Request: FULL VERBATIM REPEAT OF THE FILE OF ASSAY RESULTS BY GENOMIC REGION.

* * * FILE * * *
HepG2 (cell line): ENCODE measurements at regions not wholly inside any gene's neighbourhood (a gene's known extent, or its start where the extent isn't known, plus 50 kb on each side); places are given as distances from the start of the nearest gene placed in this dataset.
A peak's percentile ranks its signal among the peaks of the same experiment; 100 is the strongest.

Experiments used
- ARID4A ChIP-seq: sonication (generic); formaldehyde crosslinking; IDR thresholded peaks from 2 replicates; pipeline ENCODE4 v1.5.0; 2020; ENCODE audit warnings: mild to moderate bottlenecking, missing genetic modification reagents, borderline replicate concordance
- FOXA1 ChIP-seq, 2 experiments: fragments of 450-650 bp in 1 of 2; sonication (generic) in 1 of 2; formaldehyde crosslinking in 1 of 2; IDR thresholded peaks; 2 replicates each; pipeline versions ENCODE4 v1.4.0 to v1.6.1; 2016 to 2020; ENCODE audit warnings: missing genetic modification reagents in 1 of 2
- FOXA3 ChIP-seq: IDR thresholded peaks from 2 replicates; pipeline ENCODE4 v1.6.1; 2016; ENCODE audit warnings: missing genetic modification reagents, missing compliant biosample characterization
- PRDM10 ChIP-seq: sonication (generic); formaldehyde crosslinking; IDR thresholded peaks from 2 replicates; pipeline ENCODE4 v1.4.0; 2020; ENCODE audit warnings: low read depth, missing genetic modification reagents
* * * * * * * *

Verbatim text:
HepG2 (cell line): ENCODE measurements at regions not wholly inside any gene's neighbourhood (a gene's known extent, or its start where the extent isn't known, plus 50 kb on each side); places are given as distances from the start of the nearest gene placed in this dataset.
A peak's percentile ranks its signal among the peaks of the same experiment; 100 is the strongest.

Experiments used
- ARID4A ChIP-seq: sonication (generic); formaldehyde crosslinking; IDR thresholded peaks from 2 replicates; pipeline ENCODE4 v1.5.0; 2020; ENCODE audit warnings: mild to moderate bottlenecking, missing genetic modification reagents, borderline replicate concordance
- FOXA1 ChIP-seq, 2 experiments: fragments of 450-650 bp in 1 of 2; sonication (generic) in 1 of 2; formaldehyde crosslinking in 1 of 2; IDR thresholded peaks; 2 replicates each; pipeline versions ENCODE4 v1.4.0 to v1.6.1; 2016 to 2020; ENCODE audit warnings: missing genetic modification reagents in 1 of 2
- FOXA3 ChIP-seq: IDR thresholded peaks from 2 replicates; pipeline ENCODE4 v1.6.1; 2016; ENCODE audit warnings: missing genetic modification reagents, missing compliant biosample characterization
- PRDM10 ChIP-seq: sonication (generic); formaldehyde crosslinking; IDR thresholded peaks from 2 replicates; pipeline ENCODE4 v1.4.0; 2020; ENCODE audit warnings: low read depth, missing genetic modification reagents